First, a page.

HI361 Final Study Guide Identifications

HI361 Final Study Guide Identifications - HI361 Final Study...

Info iconThis preview shows pages 1–2. Sign up to view the full content.

View Full Document Right Arrow Icon
HI361 Final Study Guide Identifications Fort Sumter: Fort Sumter , a Third System masonry coastal fortification located in Charleston harbor, South Carolina , was named after General Thomas Sumter . However, the fort is best known as the site where the shots initiating the American Civil War were fired, at the Battle of Fort Sumter . On December 26 , 1860 , five days after South Carolina declared its secession , U.S. Army Major Robert Anderson abandoned the indefensible Fort Moultrie and secretly relocated his two companies (127 men, 13 of them musicians) of the 1st U.S. Artillery to Fort Sumter. On April 12 , 1861 , at 4:30 a.m., Confederate batteries opened fire, firing for 34 straight hours, on the fort. Edmund Ruffin , noted Virginian agronomist and secessionist, claimed that he fired the first shot on Fort Sumter. His story has been widely believed, but Lieutenant Henry S. Farley, commanding a battery of two mortars on James Island fired the first shot at 4:30 A.M. ( Detzer 2001 , pp. 269-271) . The garrison returned fire, but it was ineffective, in part, because Major Anderson, did not use the guns mounted on the highest tier, the barbette tier, where the gun detachments would be more exposed to Confederate fire. On April 13 , the fort surrendered and was evacuated. First Bull Run: The First Battle of Bull Run , also known as the First Battle of Manassas (the name used by Confederate forces and still widely used in the South ), was the first major land battle of the American Civil War , fought on July 21 , 1861 , near Manassas, Virginia . Unseasoned Union Army troops under Brig. Gen. Irvin McDowell advanced across Bull Run against the equally unseasoned Confederate Army under Brig. Gens. Joseph E. Johnston and P.G.T. Beauregard , and despite the Union's early successes, they were routed and forced to retreat back to Washington, D.C. Union casualties were 460 killed, 1,124 wounded, and 1,312 missing or captured; Confederate casualties were 387 killed, 1,582 wounded, and 13 missing. Union forces and civilians alike feared that Confederate forces would advance on Washington, D.C., with very little standing in their way. On July 24 , Prof. Lowe ascended in Enterprise to observe the Confederates moving in and about Manassas Junction and Fairfax and ascertained that there was no evidence of massing Rebel forces, but he was forced to land in enemy territory. It was overnight before he was rescued and could report to headquarters. He reported that his observations "restored confidence" to the Union commanders. Trent Affair: The Trent Affair , also known as the Mason and Slidell Affair , was an international diplomatic incident that occurred during the American Civil War . On November 8, 1861 the USS San Jacinto , commanded by Captain Charles Wilkes , intercepted the British mail packet Trent and removed two Confederate diplomats, James Mason and John Slidell . The envoys were bound for Great Britain and France in order to press the Confederacy’s case for diplomatic recognition by Europe. The initial reaction in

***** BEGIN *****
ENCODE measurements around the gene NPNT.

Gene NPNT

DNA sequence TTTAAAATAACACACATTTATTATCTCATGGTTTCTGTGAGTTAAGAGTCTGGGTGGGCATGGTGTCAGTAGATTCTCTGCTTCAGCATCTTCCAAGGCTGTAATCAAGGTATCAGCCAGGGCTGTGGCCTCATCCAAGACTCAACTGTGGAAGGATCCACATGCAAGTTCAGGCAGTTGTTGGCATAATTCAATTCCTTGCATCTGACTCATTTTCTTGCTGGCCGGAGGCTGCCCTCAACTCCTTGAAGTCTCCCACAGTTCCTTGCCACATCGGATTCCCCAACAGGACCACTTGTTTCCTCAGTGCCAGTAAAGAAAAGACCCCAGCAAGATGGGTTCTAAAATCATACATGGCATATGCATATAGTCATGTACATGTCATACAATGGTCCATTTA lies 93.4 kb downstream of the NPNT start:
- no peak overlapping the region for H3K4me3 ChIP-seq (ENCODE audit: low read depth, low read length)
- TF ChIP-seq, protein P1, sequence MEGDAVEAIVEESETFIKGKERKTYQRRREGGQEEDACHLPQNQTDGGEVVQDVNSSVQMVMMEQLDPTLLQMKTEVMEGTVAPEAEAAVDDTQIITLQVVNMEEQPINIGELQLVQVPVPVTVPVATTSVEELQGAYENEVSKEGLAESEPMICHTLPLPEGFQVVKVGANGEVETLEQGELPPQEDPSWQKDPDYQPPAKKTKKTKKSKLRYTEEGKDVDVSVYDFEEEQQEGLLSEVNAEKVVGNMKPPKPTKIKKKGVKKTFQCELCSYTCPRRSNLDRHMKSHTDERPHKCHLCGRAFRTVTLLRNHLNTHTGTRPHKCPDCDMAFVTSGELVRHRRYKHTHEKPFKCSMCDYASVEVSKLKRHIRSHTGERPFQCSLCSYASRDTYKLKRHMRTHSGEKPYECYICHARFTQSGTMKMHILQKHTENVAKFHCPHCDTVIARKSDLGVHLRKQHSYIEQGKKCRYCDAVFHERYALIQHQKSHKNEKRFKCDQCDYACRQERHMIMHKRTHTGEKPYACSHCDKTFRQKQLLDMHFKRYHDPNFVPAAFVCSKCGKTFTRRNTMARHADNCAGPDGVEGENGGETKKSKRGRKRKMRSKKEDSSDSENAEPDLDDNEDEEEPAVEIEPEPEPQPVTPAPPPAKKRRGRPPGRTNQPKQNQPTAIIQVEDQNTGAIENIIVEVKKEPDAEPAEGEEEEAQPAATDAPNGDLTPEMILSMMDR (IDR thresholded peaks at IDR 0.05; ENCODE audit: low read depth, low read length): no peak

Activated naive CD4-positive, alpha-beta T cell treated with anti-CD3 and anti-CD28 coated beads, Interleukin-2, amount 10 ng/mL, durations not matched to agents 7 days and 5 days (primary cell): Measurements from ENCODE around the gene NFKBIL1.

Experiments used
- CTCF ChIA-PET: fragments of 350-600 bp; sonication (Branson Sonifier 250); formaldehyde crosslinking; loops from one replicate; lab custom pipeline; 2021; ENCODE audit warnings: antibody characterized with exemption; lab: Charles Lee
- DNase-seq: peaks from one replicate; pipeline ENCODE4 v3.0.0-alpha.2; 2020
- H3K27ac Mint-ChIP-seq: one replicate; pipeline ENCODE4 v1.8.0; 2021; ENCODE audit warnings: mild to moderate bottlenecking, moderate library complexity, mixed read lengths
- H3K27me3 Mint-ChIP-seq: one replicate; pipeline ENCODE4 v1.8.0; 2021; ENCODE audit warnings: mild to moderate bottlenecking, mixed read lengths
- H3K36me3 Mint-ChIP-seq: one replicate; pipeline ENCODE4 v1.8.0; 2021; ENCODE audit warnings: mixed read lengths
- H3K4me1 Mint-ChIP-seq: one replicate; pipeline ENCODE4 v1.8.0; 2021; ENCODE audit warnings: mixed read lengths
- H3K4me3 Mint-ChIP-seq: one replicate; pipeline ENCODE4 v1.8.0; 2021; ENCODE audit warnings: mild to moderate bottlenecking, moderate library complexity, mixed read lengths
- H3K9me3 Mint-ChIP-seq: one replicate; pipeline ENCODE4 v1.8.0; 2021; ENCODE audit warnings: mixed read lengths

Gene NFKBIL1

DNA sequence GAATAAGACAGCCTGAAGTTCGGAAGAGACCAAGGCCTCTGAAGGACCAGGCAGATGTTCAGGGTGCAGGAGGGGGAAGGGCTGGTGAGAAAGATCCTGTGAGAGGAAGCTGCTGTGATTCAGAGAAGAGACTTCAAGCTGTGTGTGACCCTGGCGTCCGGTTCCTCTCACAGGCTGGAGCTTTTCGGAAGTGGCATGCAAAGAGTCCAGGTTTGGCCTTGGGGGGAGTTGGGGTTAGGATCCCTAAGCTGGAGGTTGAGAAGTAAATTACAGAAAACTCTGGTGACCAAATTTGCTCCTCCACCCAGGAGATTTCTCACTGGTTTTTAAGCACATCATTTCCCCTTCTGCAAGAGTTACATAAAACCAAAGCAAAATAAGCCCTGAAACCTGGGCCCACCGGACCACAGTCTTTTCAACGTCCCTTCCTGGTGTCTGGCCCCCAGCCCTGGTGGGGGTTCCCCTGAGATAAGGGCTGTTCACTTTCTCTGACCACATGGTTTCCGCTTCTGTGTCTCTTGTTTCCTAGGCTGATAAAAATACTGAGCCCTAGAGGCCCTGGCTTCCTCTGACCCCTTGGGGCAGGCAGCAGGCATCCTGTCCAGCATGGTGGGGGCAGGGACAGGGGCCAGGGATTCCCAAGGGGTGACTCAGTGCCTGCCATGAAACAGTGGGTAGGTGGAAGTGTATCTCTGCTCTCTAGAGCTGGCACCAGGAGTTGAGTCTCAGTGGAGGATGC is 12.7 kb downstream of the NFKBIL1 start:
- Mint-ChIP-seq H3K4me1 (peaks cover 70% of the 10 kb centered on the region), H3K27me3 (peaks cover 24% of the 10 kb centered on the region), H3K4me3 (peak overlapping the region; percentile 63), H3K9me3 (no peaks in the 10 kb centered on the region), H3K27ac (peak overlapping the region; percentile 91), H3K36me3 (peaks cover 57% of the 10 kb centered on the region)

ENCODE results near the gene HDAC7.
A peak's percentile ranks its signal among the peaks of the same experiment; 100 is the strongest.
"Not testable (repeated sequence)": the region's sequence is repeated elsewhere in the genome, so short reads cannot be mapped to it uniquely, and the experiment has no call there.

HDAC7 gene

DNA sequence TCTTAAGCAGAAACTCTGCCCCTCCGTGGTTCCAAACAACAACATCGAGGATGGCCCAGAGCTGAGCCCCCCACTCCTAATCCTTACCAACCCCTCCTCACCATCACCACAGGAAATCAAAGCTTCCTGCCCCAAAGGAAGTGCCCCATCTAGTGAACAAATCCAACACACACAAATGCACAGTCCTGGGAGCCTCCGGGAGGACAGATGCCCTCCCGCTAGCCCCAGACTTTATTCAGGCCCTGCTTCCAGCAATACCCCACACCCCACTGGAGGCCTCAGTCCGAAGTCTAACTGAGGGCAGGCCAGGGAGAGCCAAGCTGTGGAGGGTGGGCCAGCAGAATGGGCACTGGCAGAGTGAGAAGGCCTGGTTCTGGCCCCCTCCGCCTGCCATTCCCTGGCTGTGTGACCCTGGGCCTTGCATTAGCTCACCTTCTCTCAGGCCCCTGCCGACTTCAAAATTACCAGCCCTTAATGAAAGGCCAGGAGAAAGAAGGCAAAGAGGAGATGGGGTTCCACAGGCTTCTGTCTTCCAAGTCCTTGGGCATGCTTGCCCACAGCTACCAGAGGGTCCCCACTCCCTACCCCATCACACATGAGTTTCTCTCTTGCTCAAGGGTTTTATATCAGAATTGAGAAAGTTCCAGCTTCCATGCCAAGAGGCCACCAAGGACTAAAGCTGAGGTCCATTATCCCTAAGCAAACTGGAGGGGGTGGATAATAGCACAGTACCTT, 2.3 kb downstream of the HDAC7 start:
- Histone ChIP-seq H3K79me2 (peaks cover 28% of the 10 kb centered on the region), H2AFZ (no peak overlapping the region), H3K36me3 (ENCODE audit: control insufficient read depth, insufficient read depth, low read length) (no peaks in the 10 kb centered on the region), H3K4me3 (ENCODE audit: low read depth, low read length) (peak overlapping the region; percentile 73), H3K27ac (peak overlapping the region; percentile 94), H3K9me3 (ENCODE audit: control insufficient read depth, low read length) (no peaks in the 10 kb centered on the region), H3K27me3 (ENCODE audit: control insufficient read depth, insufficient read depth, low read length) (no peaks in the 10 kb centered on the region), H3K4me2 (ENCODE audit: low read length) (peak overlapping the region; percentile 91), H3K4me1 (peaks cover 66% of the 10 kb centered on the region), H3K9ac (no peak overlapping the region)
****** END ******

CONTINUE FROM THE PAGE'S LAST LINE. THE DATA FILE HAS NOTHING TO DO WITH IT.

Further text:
Background image of page 1

Info iconThis preview has intentionally blurred sections. Sign up to view the full version.

View Full DocumentRight Arrow Icon
Image of page 2
This is the end of the preview. Sign up to access the rest of the document.

This note was uploaded on 04/17/2008 for the course HI 361 and 23 taught by Professor Silberandzatlin during the Spring '08 term at BU.

Page1 / 7

HI361 Final Study Guide Identifications - HI361 Final Study...

This preview shows document pages 1 - 2. Sign up to view the full document.

View Full Document Right Arrow Icon
Ask a homework question - tutors are online